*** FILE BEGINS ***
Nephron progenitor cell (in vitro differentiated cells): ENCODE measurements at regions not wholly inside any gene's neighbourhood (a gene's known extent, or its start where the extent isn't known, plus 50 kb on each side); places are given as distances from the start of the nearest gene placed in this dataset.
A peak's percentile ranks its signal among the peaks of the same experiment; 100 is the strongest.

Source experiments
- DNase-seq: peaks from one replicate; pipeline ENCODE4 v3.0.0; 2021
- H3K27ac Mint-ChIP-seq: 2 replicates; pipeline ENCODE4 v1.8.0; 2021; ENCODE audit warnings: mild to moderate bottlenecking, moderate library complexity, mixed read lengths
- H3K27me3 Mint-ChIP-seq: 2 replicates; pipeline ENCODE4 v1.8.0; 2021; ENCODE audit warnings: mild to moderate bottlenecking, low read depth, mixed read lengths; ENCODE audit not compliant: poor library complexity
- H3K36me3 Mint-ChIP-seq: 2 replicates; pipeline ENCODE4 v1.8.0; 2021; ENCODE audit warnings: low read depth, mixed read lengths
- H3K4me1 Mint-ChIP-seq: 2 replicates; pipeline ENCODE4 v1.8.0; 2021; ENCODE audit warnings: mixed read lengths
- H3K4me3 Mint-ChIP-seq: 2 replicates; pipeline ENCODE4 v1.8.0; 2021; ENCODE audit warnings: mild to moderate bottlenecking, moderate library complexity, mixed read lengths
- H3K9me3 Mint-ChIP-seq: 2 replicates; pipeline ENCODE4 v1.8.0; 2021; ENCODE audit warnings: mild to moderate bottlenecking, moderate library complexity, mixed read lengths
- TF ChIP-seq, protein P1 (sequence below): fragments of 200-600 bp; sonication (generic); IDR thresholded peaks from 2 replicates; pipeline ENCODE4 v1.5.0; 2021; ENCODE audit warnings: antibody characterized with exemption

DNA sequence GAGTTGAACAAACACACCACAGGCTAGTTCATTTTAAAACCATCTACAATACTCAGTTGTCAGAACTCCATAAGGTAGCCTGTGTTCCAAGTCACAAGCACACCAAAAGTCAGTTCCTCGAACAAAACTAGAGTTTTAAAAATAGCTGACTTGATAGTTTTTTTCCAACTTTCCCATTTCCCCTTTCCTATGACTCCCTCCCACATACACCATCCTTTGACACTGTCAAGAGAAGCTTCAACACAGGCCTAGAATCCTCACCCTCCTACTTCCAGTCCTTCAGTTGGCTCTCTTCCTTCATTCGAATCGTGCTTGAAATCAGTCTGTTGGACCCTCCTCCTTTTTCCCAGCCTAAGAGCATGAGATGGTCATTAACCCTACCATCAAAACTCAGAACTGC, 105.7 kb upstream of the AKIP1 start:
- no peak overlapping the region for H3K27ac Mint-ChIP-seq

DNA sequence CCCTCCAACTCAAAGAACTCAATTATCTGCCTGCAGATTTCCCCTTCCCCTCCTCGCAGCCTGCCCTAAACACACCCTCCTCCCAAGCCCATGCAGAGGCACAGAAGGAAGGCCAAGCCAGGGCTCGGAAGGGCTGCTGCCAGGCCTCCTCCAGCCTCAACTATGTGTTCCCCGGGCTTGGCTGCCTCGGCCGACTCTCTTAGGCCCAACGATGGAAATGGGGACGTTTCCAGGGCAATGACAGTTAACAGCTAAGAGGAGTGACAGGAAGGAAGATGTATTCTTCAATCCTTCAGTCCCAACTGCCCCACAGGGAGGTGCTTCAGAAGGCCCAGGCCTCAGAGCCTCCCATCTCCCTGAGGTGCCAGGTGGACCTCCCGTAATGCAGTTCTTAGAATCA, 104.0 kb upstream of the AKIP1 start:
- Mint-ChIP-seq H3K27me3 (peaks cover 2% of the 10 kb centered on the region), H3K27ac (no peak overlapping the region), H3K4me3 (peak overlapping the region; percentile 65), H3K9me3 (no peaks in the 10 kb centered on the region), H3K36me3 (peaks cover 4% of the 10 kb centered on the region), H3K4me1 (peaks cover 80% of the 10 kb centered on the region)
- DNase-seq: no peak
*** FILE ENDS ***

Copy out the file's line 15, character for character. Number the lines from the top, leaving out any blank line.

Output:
- Mint-ChIP-seq H3K27me3 (peaks cover 2% of the 10 kb centered on the region), H3K27ac (no peak overlapping the region), H3K4me3 (peak overlapping the region; percentile 65), H3K9me3 (no peaks in the 10 kb centered on the region), H3K36me3 (peaks cover 4% of the 10 kb centered on the region), H3K4me1 (peaks cover 80% of the 10 kb centered on the region)